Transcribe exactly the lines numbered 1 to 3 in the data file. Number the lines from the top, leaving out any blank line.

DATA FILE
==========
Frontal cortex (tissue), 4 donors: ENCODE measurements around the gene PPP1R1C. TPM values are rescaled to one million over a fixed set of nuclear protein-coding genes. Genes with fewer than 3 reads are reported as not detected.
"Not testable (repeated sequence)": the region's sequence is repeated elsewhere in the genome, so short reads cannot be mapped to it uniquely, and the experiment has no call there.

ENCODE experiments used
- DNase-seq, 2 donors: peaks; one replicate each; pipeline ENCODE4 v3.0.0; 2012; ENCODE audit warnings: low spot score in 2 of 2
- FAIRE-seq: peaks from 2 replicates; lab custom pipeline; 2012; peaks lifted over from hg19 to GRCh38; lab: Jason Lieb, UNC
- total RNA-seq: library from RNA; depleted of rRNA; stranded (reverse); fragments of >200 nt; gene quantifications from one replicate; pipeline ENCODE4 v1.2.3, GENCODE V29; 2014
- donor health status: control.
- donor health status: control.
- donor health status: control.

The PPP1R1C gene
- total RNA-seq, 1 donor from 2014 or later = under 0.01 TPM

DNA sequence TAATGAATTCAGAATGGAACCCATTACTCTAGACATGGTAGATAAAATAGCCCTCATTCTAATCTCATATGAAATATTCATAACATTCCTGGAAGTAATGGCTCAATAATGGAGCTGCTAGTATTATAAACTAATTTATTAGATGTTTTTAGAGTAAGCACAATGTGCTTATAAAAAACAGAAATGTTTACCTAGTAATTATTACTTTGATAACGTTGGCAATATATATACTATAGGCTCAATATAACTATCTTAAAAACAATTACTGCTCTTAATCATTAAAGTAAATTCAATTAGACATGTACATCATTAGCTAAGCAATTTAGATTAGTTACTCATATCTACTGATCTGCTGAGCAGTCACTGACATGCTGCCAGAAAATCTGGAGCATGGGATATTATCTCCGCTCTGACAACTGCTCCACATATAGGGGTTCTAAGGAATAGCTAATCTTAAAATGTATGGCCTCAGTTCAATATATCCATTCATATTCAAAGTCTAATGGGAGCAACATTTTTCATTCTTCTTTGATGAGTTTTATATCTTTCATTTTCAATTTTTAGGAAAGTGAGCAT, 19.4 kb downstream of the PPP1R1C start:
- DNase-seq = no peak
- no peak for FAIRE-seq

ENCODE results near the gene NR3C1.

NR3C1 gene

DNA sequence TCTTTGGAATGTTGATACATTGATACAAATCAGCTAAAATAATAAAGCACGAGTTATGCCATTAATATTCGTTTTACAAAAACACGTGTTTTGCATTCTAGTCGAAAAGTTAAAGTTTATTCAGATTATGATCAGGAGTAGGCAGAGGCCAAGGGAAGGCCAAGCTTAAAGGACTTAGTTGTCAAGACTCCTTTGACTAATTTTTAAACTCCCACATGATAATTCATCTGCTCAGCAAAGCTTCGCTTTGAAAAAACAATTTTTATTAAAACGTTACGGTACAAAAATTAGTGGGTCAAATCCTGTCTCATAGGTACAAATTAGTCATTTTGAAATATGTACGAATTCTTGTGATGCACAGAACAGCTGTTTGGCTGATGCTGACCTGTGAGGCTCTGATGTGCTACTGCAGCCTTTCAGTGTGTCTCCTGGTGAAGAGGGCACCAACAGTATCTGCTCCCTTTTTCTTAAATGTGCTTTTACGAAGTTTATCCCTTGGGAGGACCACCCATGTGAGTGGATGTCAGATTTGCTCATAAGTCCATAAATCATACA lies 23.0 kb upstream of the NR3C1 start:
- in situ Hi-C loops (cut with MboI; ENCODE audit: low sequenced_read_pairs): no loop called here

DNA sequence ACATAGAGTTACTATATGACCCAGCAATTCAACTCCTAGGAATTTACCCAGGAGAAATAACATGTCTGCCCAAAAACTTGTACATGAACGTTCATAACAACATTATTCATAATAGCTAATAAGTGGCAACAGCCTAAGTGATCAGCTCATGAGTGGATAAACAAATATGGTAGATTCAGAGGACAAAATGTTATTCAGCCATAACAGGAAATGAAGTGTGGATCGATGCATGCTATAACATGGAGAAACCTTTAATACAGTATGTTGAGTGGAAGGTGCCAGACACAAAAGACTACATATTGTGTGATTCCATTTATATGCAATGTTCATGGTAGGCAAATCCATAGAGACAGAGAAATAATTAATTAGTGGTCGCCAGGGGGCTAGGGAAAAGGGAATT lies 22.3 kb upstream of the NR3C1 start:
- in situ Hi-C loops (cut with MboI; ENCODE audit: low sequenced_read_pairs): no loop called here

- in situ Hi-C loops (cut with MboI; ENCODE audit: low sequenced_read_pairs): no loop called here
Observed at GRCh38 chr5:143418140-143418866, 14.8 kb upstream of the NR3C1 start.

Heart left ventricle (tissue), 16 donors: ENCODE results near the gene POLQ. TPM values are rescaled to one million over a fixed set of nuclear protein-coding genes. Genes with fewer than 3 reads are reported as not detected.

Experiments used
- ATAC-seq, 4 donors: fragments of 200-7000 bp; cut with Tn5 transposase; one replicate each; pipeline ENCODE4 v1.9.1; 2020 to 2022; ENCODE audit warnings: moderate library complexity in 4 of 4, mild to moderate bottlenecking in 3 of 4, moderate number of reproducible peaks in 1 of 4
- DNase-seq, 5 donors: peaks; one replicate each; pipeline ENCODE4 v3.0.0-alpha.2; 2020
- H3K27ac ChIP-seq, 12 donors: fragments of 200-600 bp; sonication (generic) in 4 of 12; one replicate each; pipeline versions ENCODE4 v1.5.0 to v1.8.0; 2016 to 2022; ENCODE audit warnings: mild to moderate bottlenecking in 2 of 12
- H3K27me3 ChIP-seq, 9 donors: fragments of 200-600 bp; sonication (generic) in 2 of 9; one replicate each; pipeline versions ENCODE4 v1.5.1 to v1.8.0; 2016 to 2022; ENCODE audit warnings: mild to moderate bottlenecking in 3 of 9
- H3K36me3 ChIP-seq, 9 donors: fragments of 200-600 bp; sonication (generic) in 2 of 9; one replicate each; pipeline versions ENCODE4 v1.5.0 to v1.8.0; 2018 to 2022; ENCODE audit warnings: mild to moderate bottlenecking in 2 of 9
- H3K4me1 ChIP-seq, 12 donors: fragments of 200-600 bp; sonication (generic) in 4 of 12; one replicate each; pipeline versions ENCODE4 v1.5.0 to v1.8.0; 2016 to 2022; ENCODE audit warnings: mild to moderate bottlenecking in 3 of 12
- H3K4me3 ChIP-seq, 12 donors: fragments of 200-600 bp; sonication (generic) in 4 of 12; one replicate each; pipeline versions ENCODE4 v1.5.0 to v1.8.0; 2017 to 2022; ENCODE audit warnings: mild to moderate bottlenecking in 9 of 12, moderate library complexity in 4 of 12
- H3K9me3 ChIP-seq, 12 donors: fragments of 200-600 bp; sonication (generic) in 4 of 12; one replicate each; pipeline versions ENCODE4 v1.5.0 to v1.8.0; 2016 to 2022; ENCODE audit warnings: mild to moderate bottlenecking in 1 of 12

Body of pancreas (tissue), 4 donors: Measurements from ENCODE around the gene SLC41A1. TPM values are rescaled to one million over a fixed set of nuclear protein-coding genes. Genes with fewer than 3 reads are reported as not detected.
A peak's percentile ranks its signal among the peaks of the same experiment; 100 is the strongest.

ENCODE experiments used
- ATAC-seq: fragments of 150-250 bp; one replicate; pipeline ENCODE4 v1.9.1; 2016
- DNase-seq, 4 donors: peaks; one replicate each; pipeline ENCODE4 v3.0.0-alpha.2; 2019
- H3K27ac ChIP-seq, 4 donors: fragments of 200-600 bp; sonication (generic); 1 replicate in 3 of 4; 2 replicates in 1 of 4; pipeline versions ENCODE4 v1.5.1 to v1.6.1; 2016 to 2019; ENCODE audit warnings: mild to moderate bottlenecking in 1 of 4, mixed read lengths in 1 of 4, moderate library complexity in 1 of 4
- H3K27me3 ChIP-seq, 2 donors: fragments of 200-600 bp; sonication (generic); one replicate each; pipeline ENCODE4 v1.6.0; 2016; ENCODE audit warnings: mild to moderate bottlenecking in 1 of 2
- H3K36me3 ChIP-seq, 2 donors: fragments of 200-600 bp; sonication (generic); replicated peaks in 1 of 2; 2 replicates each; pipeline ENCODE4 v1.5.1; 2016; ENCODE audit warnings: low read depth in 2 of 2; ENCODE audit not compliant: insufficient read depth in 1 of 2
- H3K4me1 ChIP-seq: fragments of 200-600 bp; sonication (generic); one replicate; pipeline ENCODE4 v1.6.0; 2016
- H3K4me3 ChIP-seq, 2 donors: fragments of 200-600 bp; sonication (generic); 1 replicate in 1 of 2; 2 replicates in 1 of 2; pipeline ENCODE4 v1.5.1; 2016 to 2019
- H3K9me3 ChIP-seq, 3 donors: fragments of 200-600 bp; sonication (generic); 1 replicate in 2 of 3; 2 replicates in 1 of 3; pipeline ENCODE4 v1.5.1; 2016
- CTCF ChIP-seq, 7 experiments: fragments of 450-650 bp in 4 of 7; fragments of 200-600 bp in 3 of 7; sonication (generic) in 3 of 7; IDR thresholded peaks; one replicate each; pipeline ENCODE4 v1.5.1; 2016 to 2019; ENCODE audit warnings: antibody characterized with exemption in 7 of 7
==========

Frontal cortex (tissue), 4 donors: ENCODE measurements around the gene PPP1R1C. TPM values are rescaled to one million over a fixed set of nuclear protein-coding genes. Genes with fewer than 3 reads are reported as not detected.
"Not testable (repeated sequence)": the region's sequence is repeated elsewhere in the genome, so short reads cannot be mapped to it uniquely, and the experiment has no call there.

ENCODE experiments used